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Film / The Girl with the Dragon Tattoo (2011)

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The Girl With the Dragon Tattoo is a 2011 thriller directed by David Fincher, based on the novel of the same name by Stieg Larsson. An English-language adaptation of the book, it follows an earlier trilogy of Swedish films (based on Millennium series) that were released throughout 2009.

Mikael Blomkvist (Daniel Craig) is a Swedish journalist investigating the disappearance of a woman from a wealthy family four decades earlier. When he recruits young hacker Lisbeth Salander (Rooney Mara) to the case, things get decidedly more complicated. Christopher Plummer, Stellan Skarsgård, Steven Berkoff, Joely Richardson and Robin Wright also star.

While The Girl With the Dragon Tattoo was a critical hit and received five Oscar nominations (including a Best Actress nod for Mara), it stalled at the international box office, only barely making back its $90 million dollar budget. Because of this, development of a sequel remained in development hell for close to a decade.

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A sequel, The Girl in the Spider's Web (based on the fourth book in the Millennium series), was finally released in 2018. This new film is a soft reboot, featuring none of the original cast or creative personnel, but retaining the same continuity of its predecessor.


The Girl With the Dragon Tattoo contains examples of:

  • Adaptational Angst Upgrade: In both other mediums, Lisbeth leaves Mikael and Sweden on good terms, only after realising that she is in love with Mikael (and, in at least one example, because he's in prison). In this film, she is about to give him an elaborate Christmas present when she sees him with Erica, which leads to her believing he devalued their relationship and doesn't care about her. She takes off devastated.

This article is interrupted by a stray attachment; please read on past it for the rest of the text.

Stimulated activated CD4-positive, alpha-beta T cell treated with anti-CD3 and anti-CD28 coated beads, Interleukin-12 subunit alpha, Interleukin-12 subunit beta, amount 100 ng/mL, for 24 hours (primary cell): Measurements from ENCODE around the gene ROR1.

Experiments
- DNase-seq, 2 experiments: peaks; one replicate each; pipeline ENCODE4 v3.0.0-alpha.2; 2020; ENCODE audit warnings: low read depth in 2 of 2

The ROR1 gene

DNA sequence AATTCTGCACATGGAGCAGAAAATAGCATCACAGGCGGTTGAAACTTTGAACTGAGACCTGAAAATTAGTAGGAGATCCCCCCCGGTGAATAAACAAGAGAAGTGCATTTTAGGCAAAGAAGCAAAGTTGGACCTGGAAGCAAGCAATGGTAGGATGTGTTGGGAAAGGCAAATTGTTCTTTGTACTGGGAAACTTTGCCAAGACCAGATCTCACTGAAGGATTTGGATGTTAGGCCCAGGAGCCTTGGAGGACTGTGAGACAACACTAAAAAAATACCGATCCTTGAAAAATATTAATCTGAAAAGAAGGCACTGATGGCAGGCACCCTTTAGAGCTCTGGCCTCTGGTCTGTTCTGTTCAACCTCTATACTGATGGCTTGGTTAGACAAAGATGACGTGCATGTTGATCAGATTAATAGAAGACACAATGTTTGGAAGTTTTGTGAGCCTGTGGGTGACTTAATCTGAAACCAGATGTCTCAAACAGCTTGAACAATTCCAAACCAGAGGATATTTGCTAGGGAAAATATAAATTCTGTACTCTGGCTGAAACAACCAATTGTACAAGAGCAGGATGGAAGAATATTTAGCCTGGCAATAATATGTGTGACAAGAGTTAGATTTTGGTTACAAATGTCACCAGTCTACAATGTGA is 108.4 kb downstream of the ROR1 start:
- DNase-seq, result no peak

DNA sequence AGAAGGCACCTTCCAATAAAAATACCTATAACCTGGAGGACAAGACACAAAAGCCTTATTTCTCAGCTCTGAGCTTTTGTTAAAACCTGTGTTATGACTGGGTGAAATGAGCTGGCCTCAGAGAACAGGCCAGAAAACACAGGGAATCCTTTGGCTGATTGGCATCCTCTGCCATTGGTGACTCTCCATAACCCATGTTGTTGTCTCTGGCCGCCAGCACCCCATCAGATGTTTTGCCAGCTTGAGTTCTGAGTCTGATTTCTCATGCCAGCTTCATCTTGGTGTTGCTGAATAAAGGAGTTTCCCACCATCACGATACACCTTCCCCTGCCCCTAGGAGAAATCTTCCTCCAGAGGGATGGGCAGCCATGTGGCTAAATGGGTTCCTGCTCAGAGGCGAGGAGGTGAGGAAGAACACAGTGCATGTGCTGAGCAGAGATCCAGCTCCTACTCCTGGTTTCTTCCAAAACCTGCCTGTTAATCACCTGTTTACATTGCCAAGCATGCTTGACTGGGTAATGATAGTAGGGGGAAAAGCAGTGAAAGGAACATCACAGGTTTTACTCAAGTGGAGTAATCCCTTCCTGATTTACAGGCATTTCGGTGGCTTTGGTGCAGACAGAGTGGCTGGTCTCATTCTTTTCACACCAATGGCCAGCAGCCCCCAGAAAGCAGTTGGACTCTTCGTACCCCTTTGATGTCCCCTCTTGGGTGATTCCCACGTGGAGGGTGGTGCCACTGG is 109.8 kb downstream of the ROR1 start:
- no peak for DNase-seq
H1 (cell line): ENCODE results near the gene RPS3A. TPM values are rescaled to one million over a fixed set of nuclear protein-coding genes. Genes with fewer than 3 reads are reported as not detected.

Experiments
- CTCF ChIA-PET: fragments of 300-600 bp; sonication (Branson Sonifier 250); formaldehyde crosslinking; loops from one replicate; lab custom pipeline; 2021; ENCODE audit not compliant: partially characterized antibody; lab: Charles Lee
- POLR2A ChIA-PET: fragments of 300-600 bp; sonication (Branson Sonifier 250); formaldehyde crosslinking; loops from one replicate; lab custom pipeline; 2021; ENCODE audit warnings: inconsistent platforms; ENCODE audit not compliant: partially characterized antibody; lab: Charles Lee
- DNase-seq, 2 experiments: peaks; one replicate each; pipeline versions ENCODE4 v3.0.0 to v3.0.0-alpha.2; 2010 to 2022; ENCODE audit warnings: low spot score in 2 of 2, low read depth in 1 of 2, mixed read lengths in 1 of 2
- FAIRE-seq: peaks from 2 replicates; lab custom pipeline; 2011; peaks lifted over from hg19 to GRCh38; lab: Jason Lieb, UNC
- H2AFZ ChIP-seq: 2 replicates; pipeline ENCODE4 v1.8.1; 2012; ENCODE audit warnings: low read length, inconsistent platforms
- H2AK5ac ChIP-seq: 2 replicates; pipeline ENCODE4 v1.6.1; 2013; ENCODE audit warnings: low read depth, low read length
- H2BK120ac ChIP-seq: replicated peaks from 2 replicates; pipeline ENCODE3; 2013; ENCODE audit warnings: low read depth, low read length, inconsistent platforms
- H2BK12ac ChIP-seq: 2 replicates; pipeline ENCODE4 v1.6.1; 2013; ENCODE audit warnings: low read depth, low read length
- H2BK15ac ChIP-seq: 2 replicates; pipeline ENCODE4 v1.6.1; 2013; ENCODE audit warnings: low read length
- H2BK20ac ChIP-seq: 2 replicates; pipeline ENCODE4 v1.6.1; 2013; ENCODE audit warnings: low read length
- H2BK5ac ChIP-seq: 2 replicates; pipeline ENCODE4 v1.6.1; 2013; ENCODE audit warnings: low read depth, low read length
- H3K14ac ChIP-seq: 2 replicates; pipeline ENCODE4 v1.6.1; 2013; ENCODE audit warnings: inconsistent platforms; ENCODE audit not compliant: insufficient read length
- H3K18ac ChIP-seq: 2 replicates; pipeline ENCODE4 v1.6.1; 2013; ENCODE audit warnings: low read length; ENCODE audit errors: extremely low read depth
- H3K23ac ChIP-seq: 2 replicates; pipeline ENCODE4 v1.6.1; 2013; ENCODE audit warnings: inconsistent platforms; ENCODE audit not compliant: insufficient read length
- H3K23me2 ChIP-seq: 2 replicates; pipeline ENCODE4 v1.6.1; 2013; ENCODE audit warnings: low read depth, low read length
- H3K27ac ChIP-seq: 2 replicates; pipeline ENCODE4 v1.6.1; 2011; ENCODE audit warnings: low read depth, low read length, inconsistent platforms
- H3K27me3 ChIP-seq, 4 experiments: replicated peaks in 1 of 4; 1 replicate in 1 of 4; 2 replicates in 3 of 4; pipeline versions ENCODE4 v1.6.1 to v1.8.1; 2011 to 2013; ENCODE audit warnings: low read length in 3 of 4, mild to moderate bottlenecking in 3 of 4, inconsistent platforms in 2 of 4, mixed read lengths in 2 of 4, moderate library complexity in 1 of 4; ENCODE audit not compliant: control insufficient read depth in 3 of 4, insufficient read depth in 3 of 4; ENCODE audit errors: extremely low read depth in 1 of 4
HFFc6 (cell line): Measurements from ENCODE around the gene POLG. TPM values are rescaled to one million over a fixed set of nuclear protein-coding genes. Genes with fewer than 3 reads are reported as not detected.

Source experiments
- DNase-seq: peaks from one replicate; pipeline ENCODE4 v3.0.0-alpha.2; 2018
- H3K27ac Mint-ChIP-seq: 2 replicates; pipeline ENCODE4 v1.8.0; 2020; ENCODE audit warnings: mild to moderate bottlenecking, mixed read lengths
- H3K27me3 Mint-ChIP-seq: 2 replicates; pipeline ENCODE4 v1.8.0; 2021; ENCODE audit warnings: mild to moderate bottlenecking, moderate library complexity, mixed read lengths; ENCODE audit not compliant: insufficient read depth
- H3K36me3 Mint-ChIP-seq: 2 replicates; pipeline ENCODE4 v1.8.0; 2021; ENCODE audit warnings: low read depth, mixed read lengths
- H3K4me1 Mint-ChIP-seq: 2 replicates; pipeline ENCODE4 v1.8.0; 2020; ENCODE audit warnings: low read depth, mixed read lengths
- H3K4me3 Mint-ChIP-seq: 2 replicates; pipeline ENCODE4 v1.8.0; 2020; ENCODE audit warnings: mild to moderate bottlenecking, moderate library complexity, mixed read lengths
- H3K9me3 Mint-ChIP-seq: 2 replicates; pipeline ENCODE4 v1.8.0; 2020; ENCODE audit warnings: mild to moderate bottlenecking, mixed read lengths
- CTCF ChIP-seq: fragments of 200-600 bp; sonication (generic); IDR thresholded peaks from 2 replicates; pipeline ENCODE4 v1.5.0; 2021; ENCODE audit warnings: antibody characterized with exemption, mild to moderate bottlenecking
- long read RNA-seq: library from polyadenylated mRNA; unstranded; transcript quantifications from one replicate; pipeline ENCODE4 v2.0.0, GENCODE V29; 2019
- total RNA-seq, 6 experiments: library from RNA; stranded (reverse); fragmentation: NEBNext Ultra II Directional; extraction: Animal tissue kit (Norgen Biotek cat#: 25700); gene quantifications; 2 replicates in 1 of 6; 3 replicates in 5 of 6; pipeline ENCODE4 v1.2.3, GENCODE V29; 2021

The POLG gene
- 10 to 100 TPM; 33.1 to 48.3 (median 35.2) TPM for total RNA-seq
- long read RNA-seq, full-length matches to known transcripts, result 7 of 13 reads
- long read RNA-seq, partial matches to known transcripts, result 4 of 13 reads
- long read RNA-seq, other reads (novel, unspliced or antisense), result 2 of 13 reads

• Interesting example. Harriet manages to Earn Your Happy Ending in the book and film, as she has a family. In this film, she has no-one and seems extremely isolated and unhappy.
  • Adaptational Dye Job: Follows the Swedish films as Harriet has blonde hair, which she never dyes. Harriet of the book had dark hair that she dyed blonde.
  • Adaptational Early Appearance: Joel Kinnaman has a cameo that was supposed to be this for The Girl who played with Fire, but it never came about.
  • Adaptation Explanation Extrication: Lisbeth's hostility towards Harriet is not explained in this film, nor is her motivation for setting her father on fire. That was probably a Sequel Hook for The Girl who played with fire, which didn't happen.
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  • Age Lift: Upon her casting, Rooney Mara was older than Lisbeth is in the first book.
  • Blinding Camera Flash: Several in the flashbacks of Harriet at the Children's Day parade, and in the trailer.
  • Casting Gag: David Fincher cast Daniel Craig (perhaps best known for being James Bond at that point) as Mikael. The gag would have paid off in the third film, when Mikael spends the entire novel playing spy games vs. "The Section."
    • This trope is subverted in the movie adaptation. In the books, Mikael's sex life is no big deal. In the films, it is apparently front page material for not only tabloids but rival newspapers.
  • Composite Character: Interestingly intentional and plot-relevant case. When we meet Harriet's cousin Anita in London, it's not much of a surprise, as that's where she lives in the book, too, before it's revealed that she's covering for Harriet, who is living out in Australia. Then it's revealed that not only did Harriet assume Anita's identity but, as in the Swedish film, Anita has actually died beforehand. Fincher melded the position of book-Anita with that of the Swedish film's Harriet in his Harriet.
  • Creepy Basement: Martin's kill room, so, so much.
  • Depraved Bisexual: Two interesting examples. Lisbeth is only shown sleeping with a woman, presumably Miriam Wu, after being raped by Bjurman, while their relationship continues for longer in the book. This film retains the book's plot point that Martin planned to rape Mikael after abducting him, though he admits it's not his usual type.